The Nutritional Risk Screening 2002 (NRS 2002) is a screening tool to detect undernutrition. Please click here for more information about screening tools.
An oral nutrition supplement (ONS) is a non-invasive approach to tackle malnutrition. An ONS is a multi-nutrient liquid, semi-solid or powder product that provides macronutrients and micronutrients with the aim of increasing oral nutritional intake.
Lochs H, Allison SP, Meier R et al. Introductory to the ESPEN Guidelines on Enteral Nutrition: Terminology, definitions and general topics. Clin Nutr 2006;25(2):180-186.
Parenteral nutrition (PN) is the intravenous infusion of nutrients directly into the systemic circulation, bypassing the gastrointestinal (GI) tract. PN infusion is generally delivered via peripheral or central venous catheter insertion. To read more about parenteral nutrition, please click here
Refeeding syndrome can develop in malnourished patients during oral, enteral or parenteral feeding after a period of starvation. When re-introducing nutrition, a metabolic shift from starvation to feeding lowers serum electrolyte levels. This can be life-threatening and can progress to acute circulatory fluid overload, respiratory decline, cardiac failure, and electrolyte disorders, especially hypophosphatemia.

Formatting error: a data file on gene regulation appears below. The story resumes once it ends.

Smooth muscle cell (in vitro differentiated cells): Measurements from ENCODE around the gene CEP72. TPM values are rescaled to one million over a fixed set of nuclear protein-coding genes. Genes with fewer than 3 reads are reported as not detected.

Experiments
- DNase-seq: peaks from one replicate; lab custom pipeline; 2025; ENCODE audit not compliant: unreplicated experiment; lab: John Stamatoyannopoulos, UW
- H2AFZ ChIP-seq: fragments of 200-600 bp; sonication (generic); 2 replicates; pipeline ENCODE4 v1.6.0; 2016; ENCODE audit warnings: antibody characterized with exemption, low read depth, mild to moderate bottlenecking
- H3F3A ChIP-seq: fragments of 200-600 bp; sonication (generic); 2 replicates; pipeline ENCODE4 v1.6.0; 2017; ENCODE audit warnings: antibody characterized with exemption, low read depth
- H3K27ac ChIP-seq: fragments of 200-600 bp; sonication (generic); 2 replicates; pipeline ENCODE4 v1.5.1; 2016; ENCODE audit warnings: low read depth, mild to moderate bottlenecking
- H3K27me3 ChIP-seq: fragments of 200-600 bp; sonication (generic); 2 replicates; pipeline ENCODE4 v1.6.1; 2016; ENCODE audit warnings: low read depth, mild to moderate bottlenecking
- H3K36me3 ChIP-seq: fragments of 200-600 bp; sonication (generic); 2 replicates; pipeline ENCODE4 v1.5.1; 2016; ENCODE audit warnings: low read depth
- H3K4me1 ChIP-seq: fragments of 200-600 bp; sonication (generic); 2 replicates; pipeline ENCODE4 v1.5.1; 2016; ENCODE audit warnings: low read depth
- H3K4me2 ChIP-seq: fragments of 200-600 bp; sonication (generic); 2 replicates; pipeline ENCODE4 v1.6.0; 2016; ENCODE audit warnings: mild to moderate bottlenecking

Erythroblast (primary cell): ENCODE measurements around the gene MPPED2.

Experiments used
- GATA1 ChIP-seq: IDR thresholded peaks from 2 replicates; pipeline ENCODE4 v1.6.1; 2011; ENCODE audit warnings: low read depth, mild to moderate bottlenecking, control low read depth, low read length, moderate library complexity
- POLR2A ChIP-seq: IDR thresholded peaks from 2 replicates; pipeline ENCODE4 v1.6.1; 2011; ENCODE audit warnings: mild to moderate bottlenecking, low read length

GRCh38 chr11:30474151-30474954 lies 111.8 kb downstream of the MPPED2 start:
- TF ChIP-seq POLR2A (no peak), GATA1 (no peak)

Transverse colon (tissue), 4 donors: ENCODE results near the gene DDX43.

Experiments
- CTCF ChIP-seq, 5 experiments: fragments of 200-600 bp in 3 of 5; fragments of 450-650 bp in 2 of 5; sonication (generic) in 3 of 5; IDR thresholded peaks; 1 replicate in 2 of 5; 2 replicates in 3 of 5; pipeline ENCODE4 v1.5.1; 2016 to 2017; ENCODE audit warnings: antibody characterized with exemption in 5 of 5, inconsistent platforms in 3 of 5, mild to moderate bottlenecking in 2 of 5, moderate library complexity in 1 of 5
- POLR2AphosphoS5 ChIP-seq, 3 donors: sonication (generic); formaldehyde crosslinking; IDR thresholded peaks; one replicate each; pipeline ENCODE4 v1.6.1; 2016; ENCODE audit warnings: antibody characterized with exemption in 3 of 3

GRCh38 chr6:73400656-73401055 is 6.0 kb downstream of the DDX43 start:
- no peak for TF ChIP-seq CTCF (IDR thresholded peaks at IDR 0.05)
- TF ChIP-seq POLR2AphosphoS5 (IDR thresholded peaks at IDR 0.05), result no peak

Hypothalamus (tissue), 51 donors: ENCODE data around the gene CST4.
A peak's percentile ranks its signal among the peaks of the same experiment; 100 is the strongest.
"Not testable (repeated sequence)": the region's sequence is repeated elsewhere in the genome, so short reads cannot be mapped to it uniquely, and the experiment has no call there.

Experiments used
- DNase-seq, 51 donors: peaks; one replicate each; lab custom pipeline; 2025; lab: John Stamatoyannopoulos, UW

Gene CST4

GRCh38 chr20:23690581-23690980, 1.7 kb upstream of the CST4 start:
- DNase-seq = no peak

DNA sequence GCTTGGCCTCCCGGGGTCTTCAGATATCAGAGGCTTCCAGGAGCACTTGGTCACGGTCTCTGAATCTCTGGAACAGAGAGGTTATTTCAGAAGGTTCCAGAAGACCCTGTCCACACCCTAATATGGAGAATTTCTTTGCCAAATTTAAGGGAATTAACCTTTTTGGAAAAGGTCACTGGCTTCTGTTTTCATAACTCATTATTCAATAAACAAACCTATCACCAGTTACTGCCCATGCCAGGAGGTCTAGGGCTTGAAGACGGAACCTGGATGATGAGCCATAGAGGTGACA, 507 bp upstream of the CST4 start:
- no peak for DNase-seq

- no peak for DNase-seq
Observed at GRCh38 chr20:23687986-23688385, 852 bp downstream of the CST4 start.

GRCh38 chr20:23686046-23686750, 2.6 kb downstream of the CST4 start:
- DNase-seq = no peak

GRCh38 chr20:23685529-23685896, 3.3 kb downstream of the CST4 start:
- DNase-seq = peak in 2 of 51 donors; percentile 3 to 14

Rio A, Whelan K, Goff L et al. Occurrence of refeeding syndrome in adults started on artificial nutrition support: prospective cohort study. BMJ Open 2013;3(1):1-9.
The Society of Critical Care Medicine (SCCM) is the largest non-profit medical organization dedicated to promoting excellence and consistency in the practice of critical care. To read more about SCCM, please visit their website www.sccm.org.
The Subjective Global Assessment (SGA) is used to screen patients but can also be used for a more in-depth analysis as an assessment tool. Please click here for more information about screening tools.
The Surgical Intensive Care Unit (SICU) is a special hospital unit designated for care of critically ill surgical patients.
Hospital malnutrition and caloric deficit is a widespread health problem of major concern impacting patients all over the world.
Malnutrition has significant negative impact on physical health as well as recovery from illness and surgery. In addition, it increases the use of health care resources and
treatment costs. This is especially true for the high risk surgical patients.
To overcome hospital malnutrition in countries around the world, Fresenius Kabi established in 2015 the initiative “United for clinical nutrition” in Latin America. As of 2018 the commitment is being continued in Asia with a special focus on surgical patients.
This multinational initiative seeks to reduce the prevalence of this condition through education, data collection, and clinical assessment in key geographical regions.
To read more about the initiative “United for clinical nutrition”, please click here